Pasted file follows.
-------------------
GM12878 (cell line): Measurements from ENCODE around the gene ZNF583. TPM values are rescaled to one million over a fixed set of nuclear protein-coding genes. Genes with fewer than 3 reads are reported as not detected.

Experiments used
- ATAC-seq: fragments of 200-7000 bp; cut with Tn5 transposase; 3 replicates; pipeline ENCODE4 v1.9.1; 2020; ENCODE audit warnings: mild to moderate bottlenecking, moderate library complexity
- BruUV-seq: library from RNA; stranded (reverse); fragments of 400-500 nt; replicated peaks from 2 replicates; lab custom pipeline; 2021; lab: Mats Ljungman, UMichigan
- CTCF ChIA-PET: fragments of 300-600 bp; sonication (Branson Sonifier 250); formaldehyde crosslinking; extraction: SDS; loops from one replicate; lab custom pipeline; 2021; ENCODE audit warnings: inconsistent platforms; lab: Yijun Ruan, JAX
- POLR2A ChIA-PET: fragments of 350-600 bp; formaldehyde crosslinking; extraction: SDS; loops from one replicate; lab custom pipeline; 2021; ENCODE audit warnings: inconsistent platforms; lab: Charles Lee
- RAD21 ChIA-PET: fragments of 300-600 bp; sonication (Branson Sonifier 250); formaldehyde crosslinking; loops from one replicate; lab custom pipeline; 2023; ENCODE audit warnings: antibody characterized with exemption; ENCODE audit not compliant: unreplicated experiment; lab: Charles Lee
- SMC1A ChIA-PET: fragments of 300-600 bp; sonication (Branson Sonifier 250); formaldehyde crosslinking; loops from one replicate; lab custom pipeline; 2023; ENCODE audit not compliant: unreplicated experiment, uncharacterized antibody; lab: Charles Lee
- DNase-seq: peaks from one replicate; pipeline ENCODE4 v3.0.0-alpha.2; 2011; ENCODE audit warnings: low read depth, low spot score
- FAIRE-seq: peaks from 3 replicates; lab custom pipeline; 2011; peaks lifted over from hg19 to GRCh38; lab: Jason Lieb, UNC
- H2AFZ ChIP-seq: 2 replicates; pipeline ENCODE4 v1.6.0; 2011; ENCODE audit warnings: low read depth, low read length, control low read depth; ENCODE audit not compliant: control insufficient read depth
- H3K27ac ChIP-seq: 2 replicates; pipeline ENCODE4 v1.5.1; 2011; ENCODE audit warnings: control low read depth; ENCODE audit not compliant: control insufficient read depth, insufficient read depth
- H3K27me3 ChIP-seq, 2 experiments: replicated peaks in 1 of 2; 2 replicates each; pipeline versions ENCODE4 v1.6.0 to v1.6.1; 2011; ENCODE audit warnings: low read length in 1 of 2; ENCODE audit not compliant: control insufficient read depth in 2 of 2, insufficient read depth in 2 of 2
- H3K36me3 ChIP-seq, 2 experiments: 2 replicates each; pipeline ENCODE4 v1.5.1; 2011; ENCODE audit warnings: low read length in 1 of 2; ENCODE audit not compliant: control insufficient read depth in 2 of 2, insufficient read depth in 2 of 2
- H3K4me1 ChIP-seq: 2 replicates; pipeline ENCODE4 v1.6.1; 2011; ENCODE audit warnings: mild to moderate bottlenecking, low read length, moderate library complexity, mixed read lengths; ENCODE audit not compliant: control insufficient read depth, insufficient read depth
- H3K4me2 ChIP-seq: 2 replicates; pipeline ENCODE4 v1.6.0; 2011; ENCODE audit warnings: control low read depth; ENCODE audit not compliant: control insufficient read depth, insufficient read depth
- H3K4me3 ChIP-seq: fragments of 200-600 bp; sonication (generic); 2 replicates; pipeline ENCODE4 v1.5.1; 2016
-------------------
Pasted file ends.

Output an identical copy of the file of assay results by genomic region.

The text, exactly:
GM12878 (cell line): Measurements from ENCODE around the gene ZNF583. TPM values are rescaled to one million over a fixed set of nuclear protein-coding genes. Genes with fewer than 3 reads are reported as not detected.

Experiments used
- ATAC-seq: fragments of 200-7000 bp; cut with Tn5 transposase; 3 replicates; pipeline ENCODE4 v1.9.1; 2020; ENCODE audit warnings: mild to moderate bottlenecking, moderate library complexity
- BruUV-seq: library from RNA; stranded (reverse); fragments of 400-500 nt; replicated peaks from 2 replicates; lab custom pipeline; 2021; lab: Mats Ljungman, UMichigan
- CTCF ChIA-PET: fragments of 300-600 bp; sonication (Branson Sonifier 250); formaldehyde crosslinking; extraction: SDS; loops from one replicate; lab custom pipeline; 2021; ENCODE audit warnings: inconsistent platforms; lab: Yijun Ruan, JAX
- POLR2A ChIA-PET: fragments of 350-600 bp; formaldehyde crosslinking; extraction: SDS; loops from one replicate; lab custom pipeline; 2021; ENCODE audit warnings: inconsistent platforms; lab: Charles Lee
- RAD21 ChIA-PET: fragments of 300-600 bp; sonication (Branson Sonifier 250); formaldehyde crosslinking; loops from one replicate; lab custom pipeline; 2023; ENCODE audit warnings: antibody characterized with exemption; ENCODE audit not compliant: unreplicated experiment; lab: Charles Lee
- SMC1A ChIA-PET: fragments of 300-600 bp; sonication (Branson Sonifier 250); formaldehyde crosslinking; loops from one replicate; lab custom pipeline; 2023; ENCODE audit not compliant: unreplicated experiment, uncharacterized antibody; lab: Charles Lee
- DNase-seq: peaks from one replicate; pipeline ENCODE4 v3.0.0-alpha.2; 2011; ENCODE audit warnings: low read depth, low spot score
- FAIRE-seq: peaks from 3 replicates; lab custom pipeline; 2011; peaks lifted over from hg19 to GRCh38; lab: Jason Lieb, UNC
- H2AFZ ChIP-seq: 2 replicates; pipeline ENCODE4 v1.6.0; 2011; ENCODE audit warnings: low read depth, low read length, control low read depth; ENCODE audit not compliant: control insufficient read depth
- H3K27ac ChIP-seq: 2 replicates; pipeline ENCODE4 v1.5.1; 2011; ENCODE audit warnings: control low read depth; ENCODE audit not compliant: control insufficient read depth, insufficient read depth
- H3K27me3 ChIP-seq, 2 experiments: replicated peaks in 1 of 2; 2 replicates each; pipeline versions ENCODE4 v1.6.0 to v1.6.1; 2011; ENCODE audit warnings: low read length in 1 of 2; ENCODE audit not compliant: control insufficient read depth in 2 of 2, insufficient read depth in 2 of 2
- H3K36me3 ChIP-seq, 2 experiments: 2 replicates each; pipeline ENCODE4 v1.5.1; 2011; ENCODE audit warnings: low read length in 1 of 2; ENCODE audit not compliant: control insufficient read depth in 2 of 2, insufficient read depth in 2 of 2
- H3K4me1 ChIP-seq: 2 replicates; pipeline ENCODE4 v1.6.1; 2011; ENCODE audit warnings: mild to moderate bottlenecking, low read length, moderate library complexity, mixed read lengths; ENCODE audit not compliant: control insufficient read depth, insufficient read depth
- H3K4me2 ChIP-seq: 2 replicates; pipeline ENCODE4 v1.6.0; 2011; ENCODE audit warnings: control low read depth; ENCODE audit not compliant: control insufficient read depth, insufficient read depth
- H3K4me3 ChIP-seq: fragments of 200-600 bp; sonication (generic); 2 replicates; pipeline ENCODE4 v1.5.1; 2016